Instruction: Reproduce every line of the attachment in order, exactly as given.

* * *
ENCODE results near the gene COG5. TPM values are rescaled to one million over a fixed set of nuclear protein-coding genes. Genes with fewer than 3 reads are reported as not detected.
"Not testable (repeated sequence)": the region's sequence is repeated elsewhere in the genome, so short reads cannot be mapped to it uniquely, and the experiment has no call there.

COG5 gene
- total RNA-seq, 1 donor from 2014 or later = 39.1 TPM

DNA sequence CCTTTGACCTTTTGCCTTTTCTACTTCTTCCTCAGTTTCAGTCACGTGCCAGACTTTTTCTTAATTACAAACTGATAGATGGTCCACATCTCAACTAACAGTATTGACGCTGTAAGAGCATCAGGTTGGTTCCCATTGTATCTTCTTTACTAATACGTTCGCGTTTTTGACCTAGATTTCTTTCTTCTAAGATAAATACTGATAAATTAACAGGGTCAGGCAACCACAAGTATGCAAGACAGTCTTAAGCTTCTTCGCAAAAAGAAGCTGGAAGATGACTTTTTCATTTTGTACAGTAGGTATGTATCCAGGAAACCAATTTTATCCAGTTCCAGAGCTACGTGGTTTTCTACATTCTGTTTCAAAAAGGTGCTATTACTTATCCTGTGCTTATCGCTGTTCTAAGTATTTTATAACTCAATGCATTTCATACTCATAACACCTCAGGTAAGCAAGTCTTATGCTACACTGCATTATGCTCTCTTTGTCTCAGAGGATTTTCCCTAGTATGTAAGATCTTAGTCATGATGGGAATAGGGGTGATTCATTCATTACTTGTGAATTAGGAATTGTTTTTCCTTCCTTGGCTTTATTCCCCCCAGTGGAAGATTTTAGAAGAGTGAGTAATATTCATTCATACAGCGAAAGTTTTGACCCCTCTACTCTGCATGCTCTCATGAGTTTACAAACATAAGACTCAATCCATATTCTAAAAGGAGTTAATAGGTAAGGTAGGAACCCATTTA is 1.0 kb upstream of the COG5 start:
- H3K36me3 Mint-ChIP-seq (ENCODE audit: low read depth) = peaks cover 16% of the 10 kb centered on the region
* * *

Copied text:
ENCODE results near the gene COG5. TPM values are rescaled to one million over a fixed set of nuclear protein-coding genes. Genes with fewer than 3 reads are reported as not detected.
"Not testable (repeated sequence)": the region's sequence is repeated elsewhere in the genome, so short reads cannot be mapped to it uniquely, and the experiment has no call there.

COG5 gene
- total RNA-seq, 1 donor from 2014 or later = 39.1 TPM

DNA sequence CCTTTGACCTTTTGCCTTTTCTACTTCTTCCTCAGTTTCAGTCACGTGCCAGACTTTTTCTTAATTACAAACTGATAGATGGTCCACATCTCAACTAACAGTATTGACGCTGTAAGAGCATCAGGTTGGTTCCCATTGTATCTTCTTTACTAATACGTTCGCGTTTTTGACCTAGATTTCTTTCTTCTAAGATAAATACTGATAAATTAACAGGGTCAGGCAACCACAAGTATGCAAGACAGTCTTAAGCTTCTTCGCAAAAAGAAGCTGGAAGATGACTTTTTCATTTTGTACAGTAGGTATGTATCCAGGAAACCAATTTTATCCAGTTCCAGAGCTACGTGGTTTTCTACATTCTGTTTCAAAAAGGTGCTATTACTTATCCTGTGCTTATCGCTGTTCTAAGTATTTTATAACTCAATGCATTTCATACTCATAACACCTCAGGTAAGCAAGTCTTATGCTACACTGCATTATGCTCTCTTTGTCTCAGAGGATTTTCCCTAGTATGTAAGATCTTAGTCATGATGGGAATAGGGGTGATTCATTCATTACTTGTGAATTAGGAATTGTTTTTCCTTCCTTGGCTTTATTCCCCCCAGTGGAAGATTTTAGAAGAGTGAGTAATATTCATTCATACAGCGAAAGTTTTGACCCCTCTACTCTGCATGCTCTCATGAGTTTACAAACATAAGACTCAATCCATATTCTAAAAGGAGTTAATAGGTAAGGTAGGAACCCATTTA is 1.0 kb upstream of the COG5 start:
- H3K36me3 Mint-ChIP-seq (ENCODE audit: low read depth) = peaks cover 16% of the 10 kb centered on the region